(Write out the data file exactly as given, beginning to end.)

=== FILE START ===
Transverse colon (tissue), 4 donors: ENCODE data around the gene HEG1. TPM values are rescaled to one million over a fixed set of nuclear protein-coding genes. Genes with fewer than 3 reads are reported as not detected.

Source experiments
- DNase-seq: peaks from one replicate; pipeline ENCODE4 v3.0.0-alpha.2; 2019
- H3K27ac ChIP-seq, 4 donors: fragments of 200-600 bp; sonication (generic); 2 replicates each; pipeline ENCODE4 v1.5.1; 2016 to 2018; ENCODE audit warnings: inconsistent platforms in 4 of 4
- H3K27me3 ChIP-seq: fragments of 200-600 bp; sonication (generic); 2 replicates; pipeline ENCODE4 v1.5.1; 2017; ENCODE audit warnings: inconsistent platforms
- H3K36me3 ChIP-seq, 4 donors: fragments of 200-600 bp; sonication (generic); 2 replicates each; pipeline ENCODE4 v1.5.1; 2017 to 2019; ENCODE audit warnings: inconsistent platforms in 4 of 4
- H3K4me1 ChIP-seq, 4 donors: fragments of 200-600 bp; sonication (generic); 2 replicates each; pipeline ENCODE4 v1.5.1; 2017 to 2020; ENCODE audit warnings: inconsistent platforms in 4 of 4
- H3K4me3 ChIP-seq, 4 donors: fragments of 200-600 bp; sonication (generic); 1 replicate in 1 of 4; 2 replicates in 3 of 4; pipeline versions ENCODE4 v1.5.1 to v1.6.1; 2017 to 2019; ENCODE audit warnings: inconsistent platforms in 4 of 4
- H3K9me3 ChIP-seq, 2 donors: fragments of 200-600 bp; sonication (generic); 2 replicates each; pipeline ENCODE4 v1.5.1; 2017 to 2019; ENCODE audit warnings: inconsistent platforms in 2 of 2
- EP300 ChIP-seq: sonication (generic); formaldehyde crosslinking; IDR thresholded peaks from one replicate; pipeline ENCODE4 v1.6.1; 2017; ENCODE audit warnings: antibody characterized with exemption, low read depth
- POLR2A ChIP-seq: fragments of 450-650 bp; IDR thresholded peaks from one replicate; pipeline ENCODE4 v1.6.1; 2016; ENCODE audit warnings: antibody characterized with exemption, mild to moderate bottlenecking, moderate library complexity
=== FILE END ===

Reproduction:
Transverse colon (tissue), 4 donors: ENCODE data around the gene HEG1. TPM values are rescaled to one million over a fixed set of nuclear protein-coding genes. Genes with fewer than 3 reads are reported as not detected.

Source experiments
- DNase-seq: peaks from one replicate; pipeline ENCODE4 v3.0.0-alpha.2; 2019
- H3K27ac ChIP-seq, 4 donors: fragments of 200-600 bp; sonication (generic); 2 replicates each; pipeline ENCODE4 v1.5.1; 2016 to 2018; ENCODE audit warnings: inconsistent platforms in 4 of 4
- H3K27me3 ChIP-seq: fragments of 200-600 bp; sonication (generic); 2 replicates; pipeline ENCODE4 v1.5.1; 2017; ENCODE audit warnings: inconsistent platforms
- H3K36me3 ChIP-seq, 4 donors: fragments of 200-600 bp; sonication (generic); 2 replicates each; pipeline ENCODE4 v1.5.1; 2017 to 2019; ENCODE audit warnings: inconsistent platforms in 4 of 4
- H3K4me1 ChIP-seq, 4 donors: fragments of 200-600 bp; sonication (generic); 2 replicates each; pipeline ENCODE4 v1.5.1; 2017 to 2020; ENCODE audit warnings: inconsistent platforms in 4 of 4
- H3K4me3 ChIP-seq, 4 donors: fragments of 200-600 bp; sonication (generic); 1 replicate in 1 of 4; 2 replicates in 3 of 4; pipeline versions ENCODE4 v1.5.1 to v1.6.1; 2017 to 2019; ENCODE audit warnings: inconsistent platforms in 4 of 4
- H3K9me3 ChIP-seq, 2 donors: fragments of 200-600 bp; sonication (generic); 2 replicates each; pipeline ENCODE4 v1.5.1; 2017 to 2019; ENCODE audit warnings: inconsistent platforms in 2 of 2
- EP300 ChIP-seq: sonication (generic); formaldehyde crosslinking; IDR thresholded peaks from one replicate; pipeline ENCODE4 v1.6.1; 2017; ENCODE audit warnings: antibody characterized with exemption, low read depth
- POLR2A ChIP-seq: fragments of 450-650 bp; IDR thresholded peaks from one replicate; pipeline ENCODE4 v1.6.1; 2016; ENCODE audit warnings: antibody characterized with exemption, mild to moderate bottlenecking, moderate library complexity